With the passage of the 2017 Tax Bill that doubled the standard deduction, most taxpayers can no longer itemize their deductions and, therefore, they no longer get a federal tax break for charitable donations. But…. if you make cash contributions before December 31, you may still be eligible for a modest deduction, even if you don’t itemize.
The CARES Act enacted earlier this year included a one-time $300 “above-the-line” deduction for cash contributions to charity. The provision was designed to encourage taxpayers to help charities, many of which are struggling to fulfill their mission during the coronavirus pandemic.
NOTE: The deduction is based on your 2020 tax return, not per person, so the maximum a single person, a head of household or married couple who files jointly can deduct is capped at $300.
- Must be in cash (including checks and credit card payments).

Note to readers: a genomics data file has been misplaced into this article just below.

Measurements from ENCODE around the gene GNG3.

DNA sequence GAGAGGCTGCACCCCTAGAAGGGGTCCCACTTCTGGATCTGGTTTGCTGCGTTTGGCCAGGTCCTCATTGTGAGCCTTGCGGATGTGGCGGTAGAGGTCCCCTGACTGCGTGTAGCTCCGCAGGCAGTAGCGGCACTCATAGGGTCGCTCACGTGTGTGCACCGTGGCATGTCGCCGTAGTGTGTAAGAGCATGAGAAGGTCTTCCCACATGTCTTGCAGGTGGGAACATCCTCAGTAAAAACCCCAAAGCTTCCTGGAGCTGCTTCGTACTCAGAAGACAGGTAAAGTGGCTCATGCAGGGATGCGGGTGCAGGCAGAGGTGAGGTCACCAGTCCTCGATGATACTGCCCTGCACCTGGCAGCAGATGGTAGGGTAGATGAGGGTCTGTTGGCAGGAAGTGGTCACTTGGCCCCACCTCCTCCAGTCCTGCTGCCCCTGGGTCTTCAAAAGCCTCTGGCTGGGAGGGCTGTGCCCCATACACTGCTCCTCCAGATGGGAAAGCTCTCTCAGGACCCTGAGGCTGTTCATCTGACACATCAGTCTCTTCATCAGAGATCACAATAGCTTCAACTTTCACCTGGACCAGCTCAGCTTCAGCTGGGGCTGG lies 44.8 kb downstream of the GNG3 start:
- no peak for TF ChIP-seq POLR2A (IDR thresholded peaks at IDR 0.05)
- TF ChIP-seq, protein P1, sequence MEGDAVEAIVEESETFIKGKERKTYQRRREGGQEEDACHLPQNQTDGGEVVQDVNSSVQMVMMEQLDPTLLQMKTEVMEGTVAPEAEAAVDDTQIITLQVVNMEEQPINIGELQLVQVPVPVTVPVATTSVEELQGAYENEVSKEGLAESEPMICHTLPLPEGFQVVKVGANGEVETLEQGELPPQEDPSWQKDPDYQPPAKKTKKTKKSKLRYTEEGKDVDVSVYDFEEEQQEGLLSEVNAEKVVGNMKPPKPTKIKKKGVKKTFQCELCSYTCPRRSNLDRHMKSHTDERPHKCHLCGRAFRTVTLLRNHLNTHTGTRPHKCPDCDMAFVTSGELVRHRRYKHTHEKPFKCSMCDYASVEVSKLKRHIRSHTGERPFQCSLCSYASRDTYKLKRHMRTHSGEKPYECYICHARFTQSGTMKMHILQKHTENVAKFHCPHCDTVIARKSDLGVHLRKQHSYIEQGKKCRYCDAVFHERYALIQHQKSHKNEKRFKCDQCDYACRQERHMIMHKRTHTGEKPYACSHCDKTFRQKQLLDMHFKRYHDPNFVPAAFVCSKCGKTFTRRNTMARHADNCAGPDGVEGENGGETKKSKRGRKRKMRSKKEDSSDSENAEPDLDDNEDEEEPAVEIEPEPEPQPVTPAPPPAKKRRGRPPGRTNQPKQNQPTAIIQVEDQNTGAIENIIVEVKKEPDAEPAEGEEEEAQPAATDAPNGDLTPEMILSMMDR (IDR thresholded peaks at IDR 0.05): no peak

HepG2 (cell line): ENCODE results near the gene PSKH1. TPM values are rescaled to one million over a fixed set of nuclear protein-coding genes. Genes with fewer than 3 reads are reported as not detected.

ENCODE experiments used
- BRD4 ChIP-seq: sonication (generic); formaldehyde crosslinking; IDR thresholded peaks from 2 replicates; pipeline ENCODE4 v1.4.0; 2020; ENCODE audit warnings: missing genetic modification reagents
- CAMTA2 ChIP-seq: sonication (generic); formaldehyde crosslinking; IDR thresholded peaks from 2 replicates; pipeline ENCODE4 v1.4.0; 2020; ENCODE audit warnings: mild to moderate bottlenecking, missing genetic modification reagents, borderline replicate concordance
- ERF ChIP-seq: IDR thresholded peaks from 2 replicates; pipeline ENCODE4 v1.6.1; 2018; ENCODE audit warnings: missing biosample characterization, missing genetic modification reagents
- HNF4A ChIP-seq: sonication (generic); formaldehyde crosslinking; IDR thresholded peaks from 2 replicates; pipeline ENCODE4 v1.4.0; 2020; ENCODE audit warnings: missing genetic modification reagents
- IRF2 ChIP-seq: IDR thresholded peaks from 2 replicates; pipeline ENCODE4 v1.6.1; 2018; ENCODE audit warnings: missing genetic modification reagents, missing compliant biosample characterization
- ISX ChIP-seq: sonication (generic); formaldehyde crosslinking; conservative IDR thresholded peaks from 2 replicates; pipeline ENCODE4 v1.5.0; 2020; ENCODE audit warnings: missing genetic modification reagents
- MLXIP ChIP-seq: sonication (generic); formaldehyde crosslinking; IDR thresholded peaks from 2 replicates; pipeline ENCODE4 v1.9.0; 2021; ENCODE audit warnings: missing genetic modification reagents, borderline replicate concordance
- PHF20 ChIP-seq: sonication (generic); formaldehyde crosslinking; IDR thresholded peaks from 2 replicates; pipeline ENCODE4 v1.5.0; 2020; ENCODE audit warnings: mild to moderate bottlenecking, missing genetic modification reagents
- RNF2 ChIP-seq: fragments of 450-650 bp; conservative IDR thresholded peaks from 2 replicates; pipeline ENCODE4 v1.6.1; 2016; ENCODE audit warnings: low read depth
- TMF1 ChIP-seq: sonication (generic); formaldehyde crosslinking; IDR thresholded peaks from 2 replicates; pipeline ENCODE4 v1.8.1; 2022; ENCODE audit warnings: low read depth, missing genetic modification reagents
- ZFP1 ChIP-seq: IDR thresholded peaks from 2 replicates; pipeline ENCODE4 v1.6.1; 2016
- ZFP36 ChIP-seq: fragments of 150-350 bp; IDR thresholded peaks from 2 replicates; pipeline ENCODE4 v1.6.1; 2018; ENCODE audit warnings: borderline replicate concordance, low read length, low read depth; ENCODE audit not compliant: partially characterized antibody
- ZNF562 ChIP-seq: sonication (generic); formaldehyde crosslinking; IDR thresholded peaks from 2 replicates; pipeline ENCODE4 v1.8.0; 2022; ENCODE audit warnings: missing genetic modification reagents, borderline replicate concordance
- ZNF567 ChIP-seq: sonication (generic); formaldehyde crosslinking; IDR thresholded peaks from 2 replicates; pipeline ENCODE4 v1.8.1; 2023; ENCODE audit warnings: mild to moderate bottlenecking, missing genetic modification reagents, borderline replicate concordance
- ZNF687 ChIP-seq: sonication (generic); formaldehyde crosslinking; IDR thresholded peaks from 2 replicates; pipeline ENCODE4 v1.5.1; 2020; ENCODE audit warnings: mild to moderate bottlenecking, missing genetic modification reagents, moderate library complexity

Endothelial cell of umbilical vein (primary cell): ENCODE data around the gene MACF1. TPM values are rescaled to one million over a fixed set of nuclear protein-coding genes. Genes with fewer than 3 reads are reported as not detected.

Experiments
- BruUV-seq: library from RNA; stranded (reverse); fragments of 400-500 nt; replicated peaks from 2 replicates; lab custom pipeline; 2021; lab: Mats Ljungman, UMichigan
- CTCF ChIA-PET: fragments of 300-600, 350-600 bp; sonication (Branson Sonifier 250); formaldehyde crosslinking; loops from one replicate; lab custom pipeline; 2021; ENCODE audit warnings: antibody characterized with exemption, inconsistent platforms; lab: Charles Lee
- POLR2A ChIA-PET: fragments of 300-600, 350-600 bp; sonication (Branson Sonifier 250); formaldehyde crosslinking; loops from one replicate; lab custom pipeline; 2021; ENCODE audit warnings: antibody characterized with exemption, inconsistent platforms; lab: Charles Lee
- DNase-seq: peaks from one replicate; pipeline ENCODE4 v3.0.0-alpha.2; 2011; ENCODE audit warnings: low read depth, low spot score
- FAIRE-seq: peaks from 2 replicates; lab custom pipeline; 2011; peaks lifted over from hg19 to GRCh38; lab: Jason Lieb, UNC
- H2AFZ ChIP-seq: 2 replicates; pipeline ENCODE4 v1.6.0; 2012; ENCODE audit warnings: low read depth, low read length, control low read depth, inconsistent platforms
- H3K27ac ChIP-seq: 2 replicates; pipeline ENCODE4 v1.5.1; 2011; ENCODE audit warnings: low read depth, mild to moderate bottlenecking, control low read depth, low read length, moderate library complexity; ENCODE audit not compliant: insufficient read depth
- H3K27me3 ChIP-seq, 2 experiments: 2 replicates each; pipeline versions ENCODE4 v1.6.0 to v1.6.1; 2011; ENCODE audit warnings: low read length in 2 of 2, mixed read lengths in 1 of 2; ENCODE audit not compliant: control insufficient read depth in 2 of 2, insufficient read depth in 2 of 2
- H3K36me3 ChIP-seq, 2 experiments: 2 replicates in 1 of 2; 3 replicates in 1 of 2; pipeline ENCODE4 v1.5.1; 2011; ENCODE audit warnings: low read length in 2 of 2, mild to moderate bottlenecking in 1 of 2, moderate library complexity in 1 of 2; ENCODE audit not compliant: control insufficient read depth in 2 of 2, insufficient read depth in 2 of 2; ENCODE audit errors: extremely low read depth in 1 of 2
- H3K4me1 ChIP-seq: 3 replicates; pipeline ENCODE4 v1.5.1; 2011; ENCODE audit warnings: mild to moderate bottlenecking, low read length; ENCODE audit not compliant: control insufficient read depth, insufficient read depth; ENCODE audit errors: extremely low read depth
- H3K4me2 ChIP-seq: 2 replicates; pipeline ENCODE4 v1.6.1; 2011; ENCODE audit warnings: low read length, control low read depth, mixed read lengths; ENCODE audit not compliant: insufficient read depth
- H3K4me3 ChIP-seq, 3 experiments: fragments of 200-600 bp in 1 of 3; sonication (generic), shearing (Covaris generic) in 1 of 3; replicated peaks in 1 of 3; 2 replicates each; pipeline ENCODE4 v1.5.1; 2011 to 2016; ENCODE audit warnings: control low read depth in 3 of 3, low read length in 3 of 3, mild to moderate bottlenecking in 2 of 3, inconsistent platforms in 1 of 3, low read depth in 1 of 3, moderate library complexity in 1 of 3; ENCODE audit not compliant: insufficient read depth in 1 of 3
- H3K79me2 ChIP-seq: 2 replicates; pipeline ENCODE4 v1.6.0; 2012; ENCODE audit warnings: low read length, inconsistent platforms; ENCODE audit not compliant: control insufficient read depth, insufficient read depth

- Given to a 501(c)(3) public charity
What Doesn’t Count:
- Contributions of clothing and household goods (like Goodwill, St Vincent and Easter Seals) are not eligible.
- Donations to donor-advised funds aren’t eligible.
- Contributions to non-operating private foundations & supporting organizations don’t count either.
- If you do itemize, you will still claim all of your charitable donations on Schedule A – no double-dipping or dividing allowed.
This is not a standard write-off everyone can take. You still need to maintain documentation for the check/credit card donations made. For donations under $250, you need a bank record, such as a cancelled check or credit card statement. For donations that exceed $250, you should obtain a written acknowledgement from the charity that shows the date of the contribution, the amount, and states whether you received any goods or services in exchange for your donation. Now that COVID-19 has hurt so many financially, this provision should encourage more people to give, even in these trying times.